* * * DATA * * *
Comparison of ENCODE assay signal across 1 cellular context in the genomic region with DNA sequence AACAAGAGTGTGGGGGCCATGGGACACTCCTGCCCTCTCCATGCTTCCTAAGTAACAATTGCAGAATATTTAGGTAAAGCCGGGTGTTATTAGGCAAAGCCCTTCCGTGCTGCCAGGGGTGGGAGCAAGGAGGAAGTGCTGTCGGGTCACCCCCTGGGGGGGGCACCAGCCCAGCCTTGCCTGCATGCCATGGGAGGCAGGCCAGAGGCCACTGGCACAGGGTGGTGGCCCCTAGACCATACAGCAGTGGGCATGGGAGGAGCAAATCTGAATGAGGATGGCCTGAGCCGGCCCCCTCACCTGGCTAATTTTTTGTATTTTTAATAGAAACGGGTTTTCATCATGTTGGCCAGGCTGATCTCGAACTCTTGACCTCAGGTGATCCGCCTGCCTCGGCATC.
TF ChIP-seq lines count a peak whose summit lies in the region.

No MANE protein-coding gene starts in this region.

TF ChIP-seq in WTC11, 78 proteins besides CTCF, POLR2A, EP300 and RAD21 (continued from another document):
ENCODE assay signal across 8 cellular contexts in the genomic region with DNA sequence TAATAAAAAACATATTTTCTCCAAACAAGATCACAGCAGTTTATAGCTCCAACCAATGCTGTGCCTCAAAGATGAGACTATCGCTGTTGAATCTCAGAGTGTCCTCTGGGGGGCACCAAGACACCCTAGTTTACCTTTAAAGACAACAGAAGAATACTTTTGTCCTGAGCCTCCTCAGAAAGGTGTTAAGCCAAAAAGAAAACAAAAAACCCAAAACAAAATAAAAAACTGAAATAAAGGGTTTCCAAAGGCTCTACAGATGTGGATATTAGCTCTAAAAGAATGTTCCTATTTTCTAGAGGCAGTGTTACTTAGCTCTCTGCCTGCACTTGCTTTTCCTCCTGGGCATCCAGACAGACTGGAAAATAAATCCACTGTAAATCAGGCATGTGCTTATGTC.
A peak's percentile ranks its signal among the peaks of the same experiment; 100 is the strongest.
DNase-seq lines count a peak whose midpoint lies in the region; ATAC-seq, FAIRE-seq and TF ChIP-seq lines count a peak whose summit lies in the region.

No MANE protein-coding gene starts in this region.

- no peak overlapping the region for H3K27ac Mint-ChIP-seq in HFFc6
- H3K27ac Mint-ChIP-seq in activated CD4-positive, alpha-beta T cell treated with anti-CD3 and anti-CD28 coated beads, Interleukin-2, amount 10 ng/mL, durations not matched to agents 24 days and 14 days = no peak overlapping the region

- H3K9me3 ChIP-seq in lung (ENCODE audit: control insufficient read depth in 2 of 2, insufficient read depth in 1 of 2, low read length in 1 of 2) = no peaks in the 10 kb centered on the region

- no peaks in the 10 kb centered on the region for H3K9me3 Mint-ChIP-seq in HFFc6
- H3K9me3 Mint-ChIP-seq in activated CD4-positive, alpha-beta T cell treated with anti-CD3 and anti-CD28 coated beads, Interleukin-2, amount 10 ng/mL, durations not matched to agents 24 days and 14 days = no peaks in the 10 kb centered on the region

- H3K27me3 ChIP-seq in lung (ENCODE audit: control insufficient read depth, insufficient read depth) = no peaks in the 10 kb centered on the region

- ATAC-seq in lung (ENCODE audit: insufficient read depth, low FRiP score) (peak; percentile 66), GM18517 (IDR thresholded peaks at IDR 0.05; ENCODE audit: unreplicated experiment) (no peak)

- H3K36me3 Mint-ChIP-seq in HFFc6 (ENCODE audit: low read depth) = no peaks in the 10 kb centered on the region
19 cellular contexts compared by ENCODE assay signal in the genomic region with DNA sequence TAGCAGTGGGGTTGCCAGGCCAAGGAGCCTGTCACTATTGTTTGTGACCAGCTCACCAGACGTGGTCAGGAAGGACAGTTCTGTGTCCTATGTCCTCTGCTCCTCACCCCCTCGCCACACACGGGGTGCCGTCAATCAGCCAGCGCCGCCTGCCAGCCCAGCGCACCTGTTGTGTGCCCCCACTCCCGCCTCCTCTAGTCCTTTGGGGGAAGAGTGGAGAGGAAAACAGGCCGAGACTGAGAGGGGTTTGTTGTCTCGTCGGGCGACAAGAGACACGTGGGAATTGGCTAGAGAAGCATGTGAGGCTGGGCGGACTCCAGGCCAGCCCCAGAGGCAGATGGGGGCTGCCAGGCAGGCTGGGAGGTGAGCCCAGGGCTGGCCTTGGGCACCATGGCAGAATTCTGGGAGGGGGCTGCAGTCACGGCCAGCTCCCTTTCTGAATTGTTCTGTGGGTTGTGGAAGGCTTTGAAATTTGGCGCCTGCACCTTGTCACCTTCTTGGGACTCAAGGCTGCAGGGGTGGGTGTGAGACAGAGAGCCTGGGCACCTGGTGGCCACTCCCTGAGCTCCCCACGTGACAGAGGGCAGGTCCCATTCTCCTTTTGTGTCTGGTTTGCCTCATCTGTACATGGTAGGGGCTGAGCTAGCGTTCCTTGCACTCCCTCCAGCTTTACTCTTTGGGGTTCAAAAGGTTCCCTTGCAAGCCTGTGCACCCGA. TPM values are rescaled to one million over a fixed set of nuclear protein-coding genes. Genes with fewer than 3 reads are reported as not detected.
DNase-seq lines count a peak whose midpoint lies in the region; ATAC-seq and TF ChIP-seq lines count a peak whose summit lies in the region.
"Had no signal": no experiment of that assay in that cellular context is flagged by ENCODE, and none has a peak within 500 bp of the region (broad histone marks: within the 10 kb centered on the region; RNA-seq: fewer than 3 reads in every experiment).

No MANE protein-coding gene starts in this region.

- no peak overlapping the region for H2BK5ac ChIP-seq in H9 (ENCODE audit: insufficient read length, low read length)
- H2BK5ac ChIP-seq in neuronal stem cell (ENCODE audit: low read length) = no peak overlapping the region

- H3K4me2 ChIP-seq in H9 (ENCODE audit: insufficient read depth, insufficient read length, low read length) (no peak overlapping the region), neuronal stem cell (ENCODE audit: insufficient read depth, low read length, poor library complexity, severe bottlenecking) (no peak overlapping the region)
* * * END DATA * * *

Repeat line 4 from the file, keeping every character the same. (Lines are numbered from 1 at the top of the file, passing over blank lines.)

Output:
TF ChIP-seq in WTC11, 78 proteins besides CTCF, POLR2A, EP300 and RAD21 (continued from another document):